Keep up with the news by installing RT’s extension for . Never miss a story with this clean and simple app that delivers the latest headlines to you.

 

Future cell phones to recharge from air after rain?

Published time: July 21, 2014 16:37
Reuters / Stefan Wermuth

Reuters / Stefan Wermuth

MIT scientists have discovered a way to get an electric current out of water droplets. Enough power to charge mobile phones can be drawn from water condensing and jumping from a super-hydrophobic surface.

Researchers from Massachusetts Institute of Technology (MIT) have come up with a simple device that – not without some improvements – could power electronic devices with ‘green’ energy.

The study by postdoctoral scholar Nenad Miljkovic, Associate Professor of Mechanical Engineering Evelyn Wang, and two others was published online in the journal Applied Physics Letters.

The new technology functions on a basic physical principle: water condenses and jumps away from certain kinds of surfaces, called hydrophobic as they repel water, and is attracted to other ones, hydrophilic. The beauty of this subtle process is emphasized by its name: the Lotus effect.

False-color time-lapse images captured via high-speed imaging show a droplet jumping (colored green) from a superhydrophobic copper oxide fin to a hydrophilic (water-attracting) copper fin (colored orange). (Courtesy of Nenad Miljkovic and Daniel J. Preston)

The generator, which is able to get electricity out of thin air, is comprised of two arrays of metal plates, with water droplets moving from hydrophobic to hydrophilic surfaces. Jumping like kangaroos that bring charge from one plate to another, water droplets create charge difference that can be harnessed to provide power.

Although the initial tests involved copper plates, any conductive metal would do, including cheaper aluminum, said Milijkovic.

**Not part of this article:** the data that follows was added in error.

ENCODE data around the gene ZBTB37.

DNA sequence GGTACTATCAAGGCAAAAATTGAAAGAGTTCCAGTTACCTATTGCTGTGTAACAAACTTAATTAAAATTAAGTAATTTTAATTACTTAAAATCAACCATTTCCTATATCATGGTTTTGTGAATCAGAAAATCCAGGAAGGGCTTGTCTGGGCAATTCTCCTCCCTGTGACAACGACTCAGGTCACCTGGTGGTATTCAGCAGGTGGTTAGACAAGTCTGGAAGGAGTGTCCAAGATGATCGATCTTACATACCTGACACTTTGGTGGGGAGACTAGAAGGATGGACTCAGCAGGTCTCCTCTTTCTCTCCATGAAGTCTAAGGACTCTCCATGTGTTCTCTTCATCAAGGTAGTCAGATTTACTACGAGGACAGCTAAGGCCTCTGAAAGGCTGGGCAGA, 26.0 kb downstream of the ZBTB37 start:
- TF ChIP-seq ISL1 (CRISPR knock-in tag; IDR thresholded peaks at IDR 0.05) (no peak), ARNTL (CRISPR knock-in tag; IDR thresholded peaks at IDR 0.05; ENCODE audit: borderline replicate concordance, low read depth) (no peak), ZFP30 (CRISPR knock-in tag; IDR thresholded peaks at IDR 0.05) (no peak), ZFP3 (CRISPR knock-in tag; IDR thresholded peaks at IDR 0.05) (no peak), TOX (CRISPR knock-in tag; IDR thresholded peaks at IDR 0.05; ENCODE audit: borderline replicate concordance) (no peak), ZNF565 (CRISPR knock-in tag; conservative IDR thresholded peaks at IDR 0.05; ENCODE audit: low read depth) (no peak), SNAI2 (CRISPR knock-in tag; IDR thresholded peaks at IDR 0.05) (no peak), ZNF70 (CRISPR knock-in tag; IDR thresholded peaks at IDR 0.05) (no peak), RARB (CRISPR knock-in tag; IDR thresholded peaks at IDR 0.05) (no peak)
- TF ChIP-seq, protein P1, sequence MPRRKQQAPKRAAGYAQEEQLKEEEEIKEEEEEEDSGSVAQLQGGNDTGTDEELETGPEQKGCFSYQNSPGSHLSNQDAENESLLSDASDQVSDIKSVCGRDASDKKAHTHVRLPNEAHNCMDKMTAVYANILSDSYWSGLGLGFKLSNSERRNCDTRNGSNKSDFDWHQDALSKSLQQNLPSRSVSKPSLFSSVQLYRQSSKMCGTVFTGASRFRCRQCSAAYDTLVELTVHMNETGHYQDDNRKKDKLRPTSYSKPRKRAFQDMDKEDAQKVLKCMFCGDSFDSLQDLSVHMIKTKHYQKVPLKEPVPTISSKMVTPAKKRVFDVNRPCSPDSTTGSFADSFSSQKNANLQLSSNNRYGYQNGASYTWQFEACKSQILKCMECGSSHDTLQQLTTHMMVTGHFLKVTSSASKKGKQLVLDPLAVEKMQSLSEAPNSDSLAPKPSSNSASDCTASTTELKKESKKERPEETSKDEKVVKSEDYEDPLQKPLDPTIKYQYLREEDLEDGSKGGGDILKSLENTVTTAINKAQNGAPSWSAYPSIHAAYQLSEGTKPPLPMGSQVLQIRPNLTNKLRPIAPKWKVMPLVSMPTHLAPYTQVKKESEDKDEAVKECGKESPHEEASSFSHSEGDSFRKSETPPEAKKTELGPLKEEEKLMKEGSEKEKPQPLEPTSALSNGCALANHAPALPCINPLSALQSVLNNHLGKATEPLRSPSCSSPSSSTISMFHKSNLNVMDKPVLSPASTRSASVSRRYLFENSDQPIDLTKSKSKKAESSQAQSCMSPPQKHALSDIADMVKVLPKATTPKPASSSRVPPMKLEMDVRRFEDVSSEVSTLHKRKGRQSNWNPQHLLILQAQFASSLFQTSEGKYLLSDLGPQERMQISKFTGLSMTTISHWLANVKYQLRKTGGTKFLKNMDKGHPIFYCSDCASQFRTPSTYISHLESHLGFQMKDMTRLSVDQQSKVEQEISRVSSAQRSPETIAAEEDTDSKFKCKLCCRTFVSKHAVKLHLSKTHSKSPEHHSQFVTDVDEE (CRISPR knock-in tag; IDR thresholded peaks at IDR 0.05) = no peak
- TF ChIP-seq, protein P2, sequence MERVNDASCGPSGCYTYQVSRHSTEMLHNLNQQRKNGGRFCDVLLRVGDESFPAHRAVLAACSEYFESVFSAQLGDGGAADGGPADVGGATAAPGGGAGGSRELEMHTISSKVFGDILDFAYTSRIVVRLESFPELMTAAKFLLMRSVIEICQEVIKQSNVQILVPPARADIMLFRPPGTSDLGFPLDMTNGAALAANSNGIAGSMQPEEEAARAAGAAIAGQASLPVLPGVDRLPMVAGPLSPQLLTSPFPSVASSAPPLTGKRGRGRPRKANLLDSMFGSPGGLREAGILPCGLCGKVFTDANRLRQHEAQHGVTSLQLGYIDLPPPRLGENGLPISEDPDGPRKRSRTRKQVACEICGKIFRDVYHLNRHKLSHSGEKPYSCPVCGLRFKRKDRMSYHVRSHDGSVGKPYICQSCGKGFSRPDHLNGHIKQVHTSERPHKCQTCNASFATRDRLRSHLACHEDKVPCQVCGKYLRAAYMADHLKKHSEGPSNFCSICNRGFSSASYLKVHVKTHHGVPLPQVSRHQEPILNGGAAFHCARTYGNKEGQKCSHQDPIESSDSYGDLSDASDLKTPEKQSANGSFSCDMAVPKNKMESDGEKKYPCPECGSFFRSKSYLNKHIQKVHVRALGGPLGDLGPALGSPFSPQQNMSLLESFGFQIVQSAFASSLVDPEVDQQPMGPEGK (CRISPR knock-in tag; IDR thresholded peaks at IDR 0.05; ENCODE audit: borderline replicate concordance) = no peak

Furthermore, the scientists claim, the device has a side benefit: the system could also produce clean drinking water.

“Water will condense out from the atmosphere, it happens naturally,” Milijkovic told MIT. “The atmosphere is a huge source of power, and all you need is a temperature difference between the air and the device.”

However, some constraints are inevitable. A cave or river would be ideal, as the device requires a humid environment, and a source of temperatures should be colder than the surrounding air.

Though the amount of power produced in initial testing was really small – just 15 picowatts, or trillionths of a watt, per square centimeter of metal plate – scientists are quite positive about the outcome. Miljkovic says the process could easily be upgraded to achieve at least 1 microwatt, or millionth of a watt, per square centimeter.

According to calculations, it would take 12 hours to fully charge a mobile phone at such an energy production rate – and one would need a device with proportions of a cube measuring about 50cm per side. This could be a good result for people in remote areas, who may have few alternatives.

(a) Image of the experimental setup inside the chamber with a (b) magnified view of the cold-plate showing the interdigitated CuO and Cu combs sitting on top. (Screenshot from the article "Jumping-Droplet Electrostatic Energy Harvesting" by Nenad Miljkovic, Daniel J. Preston, Ryan Enright and Evelyn N. Wang, published in Applied Physics Letters, July 2014)

The latest finding is based on another MIT discovery. Back in 2013, researchers found out that when water droplets spontaneously jump away from superhydrophobic surfaces during condensation, they can gain electric charge in the process. Initially, the team tried to develop an improved heat-transfer surface that could work as a condenser, but over the course of the year they turned from power plants to much more compact devices.

Chuanhua Duan, an assistant professor of mechanical engineering at Boston University who was not involved in this research, said, “Getting power from a condensation process is definitely a novel idea, as condensation is mainly used for thermal management.”